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Superintendent candidate Dance called 'unflappable'

In his role as chief middle school officer in the Houston Independent School District in Texas the last two years, Howard County Public School System superintendent candidate S. Dallas Dance has shown a "unique ability to build consensus among stakeholders with divergent interests during contentious issues," according to a system statement on his candidacy released early Monday morning.

Dance, 30, who the statement calls an "unflappable professional who is respected for his political acumen," is one of two finalists for the Howard County position. The other is Renee A. Foose, the current deputy superintendent of Baltimore County Pubic Schools.

The district's statements about Dance's poise reflect others made by multiple people who have worked with Dance in Houston.

The Houston system Dance currently works in has faced multiple high-profile challenges in recent years, including a large budget deficit, a string of teacher layoffs, a shake up of school principals and a cheating scandal that mostly centered around elementary school test scores but also raised flags at a few middle schools.

Dance took on a "lot of issues in a lot of schools" when he joined Houston's system in 2010, but he did so without ever getting flustered, according to Michael Lunceford, president of the Houston school district's board of trustees.

"You have a balancing act that you have to have, and to me he's done a great job," Lunceford said. "We have our drawbacks. We've had schools that are struggling and he's had to make some tough choices on principals that weren't doing the job and teachers who weren't doing the job in the classroom."

Despite the problems, Dance has helped lead the school system to record high graduation rates, record low dropout rates and improved test scores, said Terry Grier, the school system's superintendent.

Dance works like "his belly's on fire," Grier said, and is "one of the brightest young educators in the country today."

Dance is not entirely free of detractors, though.

According to Dave DeBlasio, a former administrator in and current critic of the Houston system who now runs the popular blog under the pseudonym Judd Bingle, Dance has been criticized in the past for missing a large number of work days and "not necessarily being truthful" in matters regarding firings in the system.

Still, though DeBlasio considers the Houston system as a whole to have a "very toxic atmosphere" at the moment, he said Dance "is probably one of the good guys of the group."

DeBlasio has been heavily critical of Dance in past posts on the site, but also said that many of his friends, former colleagues and sources still in the school system, including janitors and teachers, have praised Dance, both in comments on the site and in person.

"They seem to like him well enough," DeBlasio said. "I've dealt with him. He seems approachable. He seems reasonable."

Rising through the ranks

In the last decade, Dance has moved rapidly through the education field, first in Virginia.

As he jumped from classroom teacher to principal in a rapid set of raises in the Henrico County Public Schools in Virginia while earning a master's degree in administration and supervision from Virginia Commonwealth University, others took note, including Bill Bosher, who was superintendent of Henrico when Dance was hired and soon became Virginia's superintendent.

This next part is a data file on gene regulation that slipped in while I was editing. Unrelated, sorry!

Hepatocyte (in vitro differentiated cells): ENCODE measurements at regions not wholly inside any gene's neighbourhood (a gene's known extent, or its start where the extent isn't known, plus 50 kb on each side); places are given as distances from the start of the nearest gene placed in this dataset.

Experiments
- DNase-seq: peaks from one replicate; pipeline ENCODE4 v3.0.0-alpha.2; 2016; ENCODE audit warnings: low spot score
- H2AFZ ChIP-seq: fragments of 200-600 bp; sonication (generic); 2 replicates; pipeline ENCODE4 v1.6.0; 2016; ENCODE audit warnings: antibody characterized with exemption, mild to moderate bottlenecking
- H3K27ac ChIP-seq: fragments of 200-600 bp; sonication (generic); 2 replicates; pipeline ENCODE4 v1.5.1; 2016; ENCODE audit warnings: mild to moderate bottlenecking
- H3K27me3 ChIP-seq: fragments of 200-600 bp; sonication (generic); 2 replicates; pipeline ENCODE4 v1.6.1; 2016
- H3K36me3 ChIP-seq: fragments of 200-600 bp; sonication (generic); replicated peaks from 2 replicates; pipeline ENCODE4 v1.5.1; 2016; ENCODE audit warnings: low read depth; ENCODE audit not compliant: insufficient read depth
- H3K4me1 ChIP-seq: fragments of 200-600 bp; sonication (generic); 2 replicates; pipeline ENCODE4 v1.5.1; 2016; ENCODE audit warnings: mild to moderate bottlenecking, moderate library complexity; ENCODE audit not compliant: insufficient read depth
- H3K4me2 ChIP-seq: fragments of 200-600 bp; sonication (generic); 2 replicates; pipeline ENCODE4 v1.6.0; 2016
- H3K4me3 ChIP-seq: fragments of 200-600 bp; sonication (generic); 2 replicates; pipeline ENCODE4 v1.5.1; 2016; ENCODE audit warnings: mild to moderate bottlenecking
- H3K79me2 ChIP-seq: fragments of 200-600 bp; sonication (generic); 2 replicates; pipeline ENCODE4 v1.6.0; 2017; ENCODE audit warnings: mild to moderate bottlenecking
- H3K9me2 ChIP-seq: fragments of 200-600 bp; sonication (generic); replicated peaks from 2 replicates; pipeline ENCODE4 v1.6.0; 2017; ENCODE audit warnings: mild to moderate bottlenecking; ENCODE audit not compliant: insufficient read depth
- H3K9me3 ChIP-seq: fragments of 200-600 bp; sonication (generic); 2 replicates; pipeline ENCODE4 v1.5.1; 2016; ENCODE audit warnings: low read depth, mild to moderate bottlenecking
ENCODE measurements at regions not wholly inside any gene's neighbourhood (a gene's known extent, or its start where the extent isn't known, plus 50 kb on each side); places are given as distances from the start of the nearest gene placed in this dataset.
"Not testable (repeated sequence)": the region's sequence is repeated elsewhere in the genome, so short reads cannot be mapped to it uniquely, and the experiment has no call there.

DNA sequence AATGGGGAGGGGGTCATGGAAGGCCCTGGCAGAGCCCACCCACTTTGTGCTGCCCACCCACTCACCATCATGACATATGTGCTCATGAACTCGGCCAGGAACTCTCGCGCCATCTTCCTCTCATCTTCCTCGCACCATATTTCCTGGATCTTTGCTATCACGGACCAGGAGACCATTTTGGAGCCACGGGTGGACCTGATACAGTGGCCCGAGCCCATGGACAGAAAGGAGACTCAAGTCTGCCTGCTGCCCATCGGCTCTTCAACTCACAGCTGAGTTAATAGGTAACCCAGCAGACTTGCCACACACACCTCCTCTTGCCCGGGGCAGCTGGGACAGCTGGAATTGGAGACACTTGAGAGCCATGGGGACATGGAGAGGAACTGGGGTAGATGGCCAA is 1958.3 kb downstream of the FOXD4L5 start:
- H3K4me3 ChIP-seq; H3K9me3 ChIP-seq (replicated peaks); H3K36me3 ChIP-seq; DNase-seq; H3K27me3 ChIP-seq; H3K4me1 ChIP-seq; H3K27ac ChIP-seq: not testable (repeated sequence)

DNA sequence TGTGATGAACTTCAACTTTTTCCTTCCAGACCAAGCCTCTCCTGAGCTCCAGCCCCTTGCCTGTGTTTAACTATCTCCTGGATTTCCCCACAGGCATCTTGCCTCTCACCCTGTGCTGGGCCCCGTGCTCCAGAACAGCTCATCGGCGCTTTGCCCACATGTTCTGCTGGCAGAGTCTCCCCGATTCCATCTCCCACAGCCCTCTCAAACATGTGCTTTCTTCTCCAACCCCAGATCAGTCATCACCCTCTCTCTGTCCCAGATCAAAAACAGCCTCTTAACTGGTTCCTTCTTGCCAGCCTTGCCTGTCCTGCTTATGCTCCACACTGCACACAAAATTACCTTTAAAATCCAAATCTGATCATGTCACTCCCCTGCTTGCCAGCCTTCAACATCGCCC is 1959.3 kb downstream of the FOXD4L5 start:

Before long, Bosher was serving as Dance's doctoral advisor at VCU, where Bosher is a distinguished professor and where Dance received a doctorate in educational leadership in 2007 after writing his dissertation on the characteristics of principalship in Virginia.

"He worked so well and so hard that the major concern for some who were reading his (dissertation) was that it wasn't taking him long enough," Bosher said. "Part of my struggle was to make sure that we looked at quality and we looked at his output rather than look at his pace, and he did very, very well."

Dance's pace through the ranks of school administrators has also been something of note, people said, but not in a negative sense.

"He's perceived to be young, but he doesn't get flustered," Lunceford said. "I've never seen him not handle a situation properly."

"I can promise you Dallas works with and leads principals in Houston, Texas who are in their 50s and 60s, and no one questions Dallas' age," Grier said. "He has high expectations, he's a collaborator, he works well with teams of people, and he certainly recognizes and knows he doesn't have all the answers."

Dance is also "down to earth" and popular among teachers, according to Chuck Robinson, executive director of the Congress of Houston Teachers, a professional organization in the city.

"From my perspective, as far as the way he's worked with the teacher organizations, I would give him high marks," Robinson said. "He's one of the folks who actually answers their email."

Dance is single and has a 2-year-old son, Myles.

Bosher said he thinks Dance is ready for the next phase of his career, and would make a great superintendent.

"He's looking for a place where he will find it professionally challenging, but also (find) a sense of family, where he can stay awhile," Bosher said.

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